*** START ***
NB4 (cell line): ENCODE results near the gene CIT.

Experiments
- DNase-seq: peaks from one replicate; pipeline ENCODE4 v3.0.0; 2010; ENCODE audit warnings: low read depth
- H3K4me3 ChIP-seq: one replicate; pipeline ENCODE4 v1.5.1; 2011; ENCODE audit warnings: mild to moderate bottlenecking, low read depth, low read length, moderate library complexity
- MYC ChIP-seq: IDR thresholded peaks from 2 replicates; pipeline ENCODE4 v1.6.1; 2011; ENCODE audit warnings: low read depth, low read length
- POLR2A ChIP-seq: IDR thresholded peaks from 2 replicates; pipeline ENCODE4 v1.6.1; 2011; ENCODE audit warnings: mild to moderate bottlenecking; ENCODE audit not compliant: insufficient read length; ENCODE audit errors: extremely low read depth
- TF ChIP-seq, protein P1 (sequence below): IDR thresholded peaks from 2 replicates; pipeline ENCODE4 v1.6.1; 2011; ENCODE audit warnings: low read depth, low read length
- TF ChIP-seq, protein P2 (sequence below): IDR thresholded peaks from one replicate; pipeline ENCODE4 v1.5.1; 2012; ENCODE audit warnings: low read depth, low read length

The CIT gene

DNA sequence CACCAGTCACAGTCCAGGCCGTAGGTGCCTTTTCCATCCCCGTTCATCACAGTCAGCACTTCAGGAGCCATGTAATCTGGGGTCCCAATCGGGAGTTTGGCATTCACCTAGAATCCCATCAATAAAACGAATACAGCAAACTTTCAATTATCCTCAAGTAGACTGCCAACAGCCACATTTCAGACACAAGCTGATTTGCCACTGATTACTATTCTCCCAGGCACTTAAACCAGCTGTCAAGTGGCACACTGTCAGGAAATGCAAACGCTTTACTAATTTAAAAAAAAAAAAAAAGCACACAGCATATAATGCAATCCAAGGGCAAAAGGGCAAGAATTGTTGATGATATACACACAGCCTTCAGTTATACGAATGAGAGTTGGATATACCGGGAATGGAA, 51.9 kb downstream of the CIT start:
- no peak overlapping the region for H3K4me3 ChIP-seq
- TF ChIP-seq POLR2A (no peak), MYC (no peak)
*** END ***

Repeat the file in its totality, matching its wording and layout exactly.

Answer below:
NB4 (cell line): ENCODE results near the gene CIT.

Experiments
- DNase-seq: peaks from one replicate; pipeline ENCODE4 v3.0.0; 2010; ENCODE audit warnings: low read depth
- H3K4me3 ChIP-seq: one replicate; pipeline ENCODE4 v1.5.1; 2011; ENCODE audit warnings: mild to moderate bottlenecking, low read depth, low read length, moderate library complexity
- MYC ChIP-seq: IDR thresholded peaks from 2 replicates; pipeline ENCODE4 v1.6.1; 2011; ENCODE audit warnings: low read depth, low read length
- POLR2A ChIP-seq: IDR thresholded peaks from 2 replicates; pipeline ENCODE4 v1.6.1; 2011; ENCODE audit warnings: mild to moderate bottlenecking; ENCODE audit not compliant: insufficient read length; ENCODE audit errors: extremely low read depth
- TF ChIP-seq, protein P1 (sequence below): IDR thresholded peaks from 2 replicates; pipeline ENCODE4 v1.6.1; 2011; ENCODE audit warnings: low read depth, low read length
- TF ChIP-seq, protein P2 (sequence below): IDR thresholded peaks from one replicate; pipeline ENCODE4 v1.5.1; 2012; ENCODE audit warnings: low read depth, low read length

The CIT gene

DNA sequence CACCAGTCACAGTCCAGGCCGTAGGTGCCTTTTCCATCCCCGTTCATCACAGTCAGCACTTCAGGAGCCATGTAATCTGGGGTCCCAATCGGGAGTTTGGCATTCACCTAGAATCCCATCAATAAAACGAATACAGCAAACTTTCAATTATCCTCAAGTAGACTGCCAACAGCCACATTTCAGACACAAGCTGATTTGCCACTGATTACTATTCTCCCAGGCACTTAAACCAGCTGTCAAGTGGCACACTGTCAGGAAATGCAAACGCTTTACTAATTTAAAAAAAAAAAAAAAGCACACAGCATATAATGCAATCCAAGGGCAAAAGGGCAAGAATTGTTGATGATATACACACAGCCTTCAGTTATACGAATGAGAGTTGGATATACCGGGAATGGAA, 51.9 kb downstream of the CIT start:
- no peak overlapping the region for H3K4me3 ChIP-seq
- TF ChIP-seq POLR2A (no peak), MYC (no peak)